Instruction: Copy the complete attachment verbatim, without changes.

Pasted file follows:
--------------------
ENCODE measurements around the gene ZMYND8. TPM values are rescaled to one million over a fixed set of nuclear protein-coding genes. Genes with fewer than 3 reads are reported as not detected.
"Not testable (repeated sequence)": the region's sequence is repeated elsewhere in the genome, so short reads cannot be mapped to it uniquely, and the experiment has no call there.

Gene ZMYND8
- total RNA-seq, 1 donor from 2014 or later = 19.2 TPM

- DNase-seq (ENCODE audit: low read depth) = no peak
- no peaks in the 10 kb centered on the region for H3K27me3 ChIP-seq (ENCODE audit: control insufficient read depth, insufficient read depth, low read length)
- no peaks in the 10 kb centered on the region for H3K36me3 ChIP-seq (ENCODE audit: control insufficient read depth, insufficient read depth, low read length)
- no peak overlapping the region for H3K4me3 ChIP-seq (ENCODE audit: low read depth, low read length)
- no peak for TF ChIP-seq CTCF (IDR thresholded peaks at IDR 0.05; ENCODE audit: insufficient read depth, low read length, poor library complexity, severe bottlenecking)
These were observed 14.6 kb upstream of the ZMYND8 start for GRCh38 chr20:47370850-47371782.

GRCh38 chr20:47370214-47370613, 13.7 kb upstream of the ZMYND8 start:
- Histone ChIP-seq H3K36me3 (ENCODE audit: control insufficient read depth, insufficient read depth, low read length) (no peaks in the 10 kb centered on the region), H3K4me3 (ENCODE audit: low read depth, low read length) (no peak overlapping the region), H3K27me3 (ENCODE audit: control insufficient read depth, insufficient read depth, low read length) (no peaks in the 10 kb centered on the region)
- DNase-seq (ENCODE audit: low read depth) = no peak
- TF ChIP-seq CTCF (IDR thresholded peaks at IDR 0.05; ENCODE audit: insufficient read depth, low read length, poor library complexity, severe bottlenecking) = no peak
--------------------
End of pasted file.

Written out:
ENCODE measurements around the gene ZMYND8. TPM values are rescaled to one million over a fixed set of nuclear protein-coding genes. Genes with fewer than 3 reads are reported as not detected.
"Not testable (repeated sequence)": the region's sequence is repeated elsewhere in the genome, so short reads cannot be mapped to it uniquely, and the experiment has no call there.

Gene ZMYND8
- total RNA-seq, 1 donor from 2014 or later = 19.2 TPM

- DNase-seq (ENCODE audit: low read depth) = no peak
- no peaks in the 10 kb centered on the region for H3K27me3 ChIP-seq (ENCODE audit: control insufficient read depth, insufficient read depth, low read length)
- no peaks in the 10 kb centered on the region for H3K36me3 ChIP-seq (ENCODE audit: control insufficient read depth, insufficient read depth, low read length)
- no peak overlapping the region for H3K4me3 ChIP-seq (ENCODE audit: low read depth, low read length)
- no peak for TF ChIP-seq CTCF (IDR thresholded peaks at IDR 0.05; ENCODE audit: insufficient read depth, low read length, poor library complexity, severe bottlenecking)
These were observed 14.6 kb upstream of the ZMYND8 start for GRCh38 chr20:47370850-47371782.

GRCh38 chr20:47370214-47370613, 13.7 kb upstream of the ZMYND8 start:
- Histone ChIP-seq H3K36me3 (ENCODE audit: control insufficient read depth, insufficient read depth, low read length) (no peaks in the 10 kb centered on the region), H3K4me3 (ENCODE audit: low read depth, low read length) (no peak overlapping the region), H3K27me3 (ENCODE audit: control insufficient read depth, insufficient read depth, low read length) (no peaks in the 10 kb centered on the region)
- DNase-seq (ENCODE audit: low read depth) = no peak
- TF ChIP-seq CTCF (IDR thresholded peaks at IDR 0.05; ENCODE audit: insufficient read depth, low read length, poor library complexity, severe bottlenecking) = no peak